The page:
A draft version of the framework was subject to a 12 week consultation which ended on 30 September 2020. 142 responses were received and were used to inform appropriate amendments to the final text.
The final framework guidance was published on 15 March 2021.
7.2 What are the most significant impacts, positive and negative?
The new WSA framework completely aligns with three of the Welsh Government’s seven wellbeing goals namely;
- a resilient Wales
- a healthier Wales
- a more equal Wales.
They will promote consistency and equity in the provision of emotional health and wellbeing services to children and young people in schools throughout Wales. The new framework will also outline the supporting resources available for schools to embed their own whole school approaches and above all will support schools in reviewing their own wellbeing landscape and in developing plans to addresses their weaknesses and build on their strengths.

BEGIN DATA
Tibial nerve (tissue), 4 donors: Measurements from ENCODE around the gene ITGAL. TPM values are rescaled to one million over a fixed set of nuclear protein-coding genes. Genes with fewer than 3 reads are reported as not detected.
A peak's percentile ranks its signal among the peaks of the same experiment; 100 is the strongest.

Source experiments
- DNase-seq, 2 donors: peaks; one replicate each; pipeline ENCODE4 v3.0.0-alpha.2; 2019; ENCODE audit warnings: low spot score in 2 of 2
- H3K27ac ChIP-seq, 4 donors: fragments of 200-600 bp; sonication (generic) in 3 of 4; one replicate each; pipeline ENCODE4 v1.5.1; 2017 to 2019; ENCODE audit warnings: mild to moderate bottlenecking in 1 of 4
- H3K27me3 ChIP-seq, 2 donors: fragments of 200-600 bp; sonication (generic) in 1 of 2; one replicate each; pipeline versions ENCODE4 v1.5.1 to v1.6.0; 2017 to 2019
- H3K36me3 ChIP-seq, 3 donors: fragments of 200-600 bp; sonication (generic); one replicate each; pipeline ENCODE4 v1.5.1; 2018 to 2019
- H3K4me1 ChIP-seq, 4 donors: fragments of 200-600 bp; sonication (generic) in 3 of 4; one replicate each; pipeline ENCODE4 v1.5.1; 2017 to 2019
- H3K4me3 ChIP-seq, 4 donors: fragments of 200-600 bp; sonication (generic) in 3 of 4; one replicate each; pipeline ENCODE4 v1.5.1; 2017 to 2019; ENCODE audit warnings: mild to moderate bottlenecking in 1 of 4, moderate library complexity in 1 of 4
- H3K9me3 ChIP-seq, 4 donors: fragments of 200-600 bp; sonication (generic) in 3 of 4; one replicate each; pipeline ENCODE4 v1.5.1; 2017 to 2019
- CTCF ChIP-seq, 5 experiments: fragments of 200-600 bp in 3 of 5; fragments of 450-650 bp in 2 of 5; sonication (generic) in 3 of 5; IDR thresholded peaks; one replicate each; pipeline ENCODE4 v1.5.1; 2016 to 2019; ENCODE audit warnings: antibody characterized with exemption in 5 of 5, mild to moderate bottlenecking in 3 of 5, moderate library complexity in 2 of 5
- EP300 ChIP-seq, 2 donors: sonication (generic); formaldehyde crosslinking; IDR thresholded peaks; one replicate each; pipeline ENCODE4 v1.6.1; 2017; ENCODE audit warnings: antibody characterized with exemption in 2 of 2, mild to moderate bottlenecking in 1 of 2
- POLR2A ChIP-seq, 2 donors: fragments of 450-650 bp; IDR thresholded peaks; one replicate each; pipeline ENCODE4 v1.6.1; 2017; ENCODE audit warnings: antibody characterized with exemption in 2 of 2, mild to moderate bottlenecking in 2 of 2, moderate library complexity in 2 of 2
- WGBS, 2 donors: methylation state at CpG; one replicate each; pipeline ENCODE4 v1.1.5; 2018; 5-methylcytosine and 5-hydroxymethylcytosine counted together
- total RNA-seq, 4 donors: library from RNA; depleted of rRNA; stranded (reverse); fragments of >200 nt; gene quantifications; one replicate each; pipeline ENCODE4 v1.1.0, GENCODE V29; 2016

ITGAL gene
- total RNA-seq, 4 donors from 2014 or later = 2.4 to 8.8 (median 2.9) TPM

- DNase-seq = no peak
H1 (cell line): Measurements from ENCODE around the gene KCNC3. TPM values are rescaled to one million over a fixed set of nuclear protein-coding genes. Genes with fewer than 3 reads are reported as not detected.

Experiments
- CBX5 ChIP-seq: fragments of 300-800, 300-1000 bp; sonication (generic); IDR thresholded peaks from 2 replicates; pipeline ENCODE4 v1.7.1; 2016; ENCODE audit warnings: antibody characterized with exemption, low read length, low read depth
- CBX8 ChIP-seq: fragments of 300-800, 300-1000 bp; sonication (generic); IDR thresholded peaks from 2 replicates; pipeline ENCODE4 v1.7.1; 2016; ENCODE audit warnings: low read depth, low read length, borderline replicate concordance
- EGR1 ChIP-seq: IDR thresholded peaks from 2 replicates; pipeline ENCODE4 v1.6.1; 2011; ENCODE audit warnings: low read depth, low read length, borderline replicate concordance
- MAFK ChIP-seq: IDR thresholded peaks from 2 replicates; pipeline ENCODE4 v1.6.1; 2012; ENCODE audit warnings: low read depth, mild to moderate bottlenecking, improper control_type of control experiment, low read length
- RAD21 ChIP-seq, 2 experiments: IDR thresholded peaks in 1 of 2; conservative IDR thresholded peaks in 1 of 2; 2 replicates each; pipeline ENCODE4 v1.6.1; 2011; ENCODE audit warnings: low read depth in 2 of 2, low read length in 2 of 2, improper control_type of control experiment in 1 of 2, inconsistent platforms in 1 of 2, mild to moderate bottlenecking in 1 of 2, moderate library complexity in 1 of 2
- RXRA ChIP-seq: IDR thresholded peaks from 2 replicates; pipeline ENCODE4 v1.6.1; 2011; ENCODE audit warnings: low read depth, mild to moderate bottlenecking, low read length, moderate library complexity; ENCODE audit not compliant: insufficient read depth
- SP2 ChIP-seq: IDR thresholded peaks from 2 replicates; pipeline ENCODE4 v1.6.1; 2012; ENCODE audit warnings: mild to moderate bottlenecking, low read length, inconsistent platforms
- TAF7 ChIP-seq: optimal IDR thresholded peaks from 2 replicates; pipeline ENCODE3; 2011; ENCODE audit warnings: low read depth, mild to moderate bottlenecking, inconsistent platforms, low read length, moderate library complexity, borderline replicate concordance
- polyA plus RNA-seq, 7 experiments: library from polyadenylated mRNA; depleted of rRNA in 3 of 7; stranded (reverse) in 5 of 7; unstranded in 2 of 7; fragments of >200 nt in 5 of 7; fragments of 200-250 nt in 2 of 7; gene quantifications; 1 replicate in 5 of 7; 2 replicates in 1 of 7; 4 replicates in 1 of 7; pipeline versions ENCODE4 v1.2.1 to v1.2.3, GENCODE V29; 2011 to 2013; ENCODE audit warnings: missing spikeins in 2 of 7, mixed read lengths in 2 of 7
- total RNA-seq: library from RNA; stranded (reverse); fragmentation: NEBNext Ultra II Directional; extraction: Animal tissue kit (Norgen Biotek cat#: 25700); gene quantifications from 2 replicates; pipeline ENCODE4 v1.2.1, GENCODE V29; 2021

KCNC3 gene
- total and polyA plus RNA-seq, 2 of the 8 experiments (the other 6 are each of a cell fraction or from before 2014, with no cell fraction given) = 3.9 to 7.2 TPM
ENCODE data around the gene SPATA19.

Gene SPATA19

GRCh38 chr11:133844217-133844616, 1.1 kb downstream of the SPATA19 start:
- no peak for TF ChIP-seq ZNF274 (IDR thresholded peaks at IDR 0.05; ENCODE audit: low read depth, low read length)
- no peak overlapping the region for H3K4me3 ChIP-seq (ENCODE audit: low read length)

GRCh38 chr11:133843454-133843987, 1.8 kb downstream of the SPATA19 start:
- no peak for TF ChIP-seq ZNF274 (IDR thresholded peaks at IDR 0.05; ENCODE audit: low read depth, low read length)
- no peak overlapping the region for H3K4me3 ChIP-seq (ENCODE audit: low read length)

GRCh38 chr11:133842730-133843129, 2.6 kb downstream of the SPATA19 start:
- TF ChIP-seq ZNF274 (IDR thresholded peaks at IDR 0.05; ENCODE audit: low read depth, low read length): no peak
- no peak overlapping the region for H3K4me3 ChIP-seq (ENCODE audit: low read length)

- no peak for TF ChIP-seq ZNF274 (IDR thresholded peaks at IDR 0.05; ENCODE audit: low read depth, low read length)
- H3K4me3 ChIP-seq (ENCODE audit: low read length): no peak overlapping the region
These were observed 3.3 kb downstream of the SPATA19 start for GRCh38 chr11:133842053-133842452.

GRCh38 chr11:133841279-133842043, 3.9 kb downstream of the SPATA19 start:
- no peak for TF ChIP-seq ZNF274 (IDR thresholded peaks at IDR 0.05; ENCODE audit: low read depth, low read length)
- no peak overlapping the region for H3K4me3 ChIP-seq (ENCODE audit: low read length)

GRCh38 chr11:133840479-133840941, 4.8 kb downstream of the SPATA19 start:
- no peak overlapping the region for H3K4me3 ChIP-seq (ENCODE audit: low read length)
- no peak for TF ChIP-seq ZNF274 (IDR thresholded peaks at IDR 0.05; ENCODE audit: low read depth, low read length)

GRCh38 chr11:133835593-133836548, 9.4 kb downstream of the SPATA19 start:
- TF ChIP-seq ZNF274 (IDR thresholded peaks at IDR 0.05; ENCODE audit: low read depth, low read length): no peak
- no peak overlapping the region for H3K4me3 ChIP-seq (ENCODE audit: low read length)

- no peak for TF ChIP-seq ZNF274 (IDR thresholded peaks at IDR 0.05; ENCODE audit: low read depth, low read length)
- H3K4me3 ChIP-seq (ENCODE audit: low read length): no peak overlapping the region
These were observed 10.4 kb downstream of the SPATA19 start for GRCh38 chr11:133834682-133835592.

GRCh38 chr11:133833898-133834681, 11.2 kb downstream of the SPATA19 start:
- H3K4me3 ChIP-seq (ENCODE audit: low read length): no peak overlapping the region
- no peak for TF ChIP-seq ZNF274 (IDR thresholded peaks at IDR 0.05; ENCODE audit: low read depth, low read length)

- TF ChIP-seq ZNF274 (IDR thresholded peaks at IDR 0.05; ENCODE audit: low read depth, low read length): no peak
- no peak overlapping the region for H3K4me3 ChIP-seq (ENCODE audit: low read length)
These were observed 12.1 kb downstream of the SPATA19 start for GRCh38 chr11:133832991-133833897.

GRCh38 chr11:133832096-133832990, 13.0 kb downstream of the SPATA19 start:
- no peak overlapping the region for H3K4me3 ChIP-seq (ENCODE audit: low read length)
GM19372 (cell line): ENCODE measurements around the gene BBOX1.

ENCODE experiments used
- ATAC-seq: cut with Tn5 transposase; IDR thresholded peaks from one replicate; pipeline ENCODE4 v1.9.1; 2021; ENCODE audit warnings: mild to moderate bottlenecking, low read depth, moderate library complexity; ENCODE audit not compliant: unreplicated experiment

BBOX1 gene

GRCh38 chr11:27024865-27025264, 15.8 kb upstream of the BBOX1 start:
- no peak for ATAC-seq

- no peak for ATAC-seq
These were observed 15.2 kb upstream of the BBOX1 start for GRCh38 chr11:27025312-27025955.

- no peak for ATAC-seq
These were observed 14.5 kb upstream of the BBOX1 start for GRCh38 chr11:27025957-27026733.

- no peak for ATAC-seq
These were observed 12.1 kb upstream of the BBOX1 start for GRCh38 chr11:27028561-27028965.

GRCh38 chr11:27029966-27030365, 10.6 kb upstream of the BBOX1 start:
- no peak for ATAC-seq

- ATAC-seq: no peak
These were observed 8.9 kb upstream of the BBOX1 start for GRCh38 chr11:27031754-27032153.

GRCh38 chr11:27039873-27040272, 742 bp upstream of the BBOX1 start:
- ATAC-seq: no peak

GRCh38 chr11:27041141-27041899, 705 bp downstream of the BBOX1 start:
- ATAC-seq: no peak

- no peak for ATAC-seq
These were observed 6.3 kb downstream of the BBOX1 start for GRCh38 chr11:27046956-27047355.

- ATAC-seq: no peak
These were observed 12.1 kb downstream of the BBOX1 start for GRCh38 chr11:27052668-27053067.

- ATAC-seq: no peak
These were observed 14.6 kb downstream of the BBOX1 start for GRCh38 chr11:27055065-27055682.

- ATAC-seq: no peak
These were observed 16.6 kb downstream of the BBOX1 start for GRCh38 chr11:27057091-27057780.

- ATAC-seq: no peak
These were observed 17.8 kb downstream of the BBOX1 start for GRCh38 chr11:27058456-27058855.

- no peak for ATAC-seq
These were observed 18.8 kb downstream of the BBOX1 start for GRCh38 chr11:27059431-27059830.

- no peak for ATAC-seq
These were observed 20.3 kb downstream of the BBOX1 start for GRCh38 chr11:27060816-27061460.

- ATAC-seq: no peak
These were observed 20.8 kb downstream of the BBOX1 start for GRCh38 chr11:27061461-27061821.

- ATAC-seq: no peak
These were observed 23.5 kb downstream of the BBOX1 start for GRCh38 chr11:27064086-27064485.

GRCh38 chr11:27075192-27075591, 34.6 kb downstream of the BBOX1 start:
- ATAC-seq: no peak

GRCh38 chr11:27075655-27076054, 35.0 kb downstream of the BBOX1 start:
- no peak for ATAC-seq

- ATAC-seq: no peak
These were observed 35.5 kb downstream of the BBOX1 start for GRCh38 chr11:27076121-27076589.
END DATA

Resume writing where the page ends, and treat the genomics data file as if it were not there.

The document will also sets out the role of Welsh Government, LAs, Consortia, the NHS and others, such as the third sector in supporting the school. It also recognises that the school alone cannot meet all the needs of what is a complex population of young people.
It is also intended to meet the wellbeing needs of teachers and other school staff as much as pupils.
7.3 In light of the impacts identified, how will the proposal maximise contribution to our well-being objectives and the seven well-being goals and/or avoid, reduce or mitigate any negative impacts?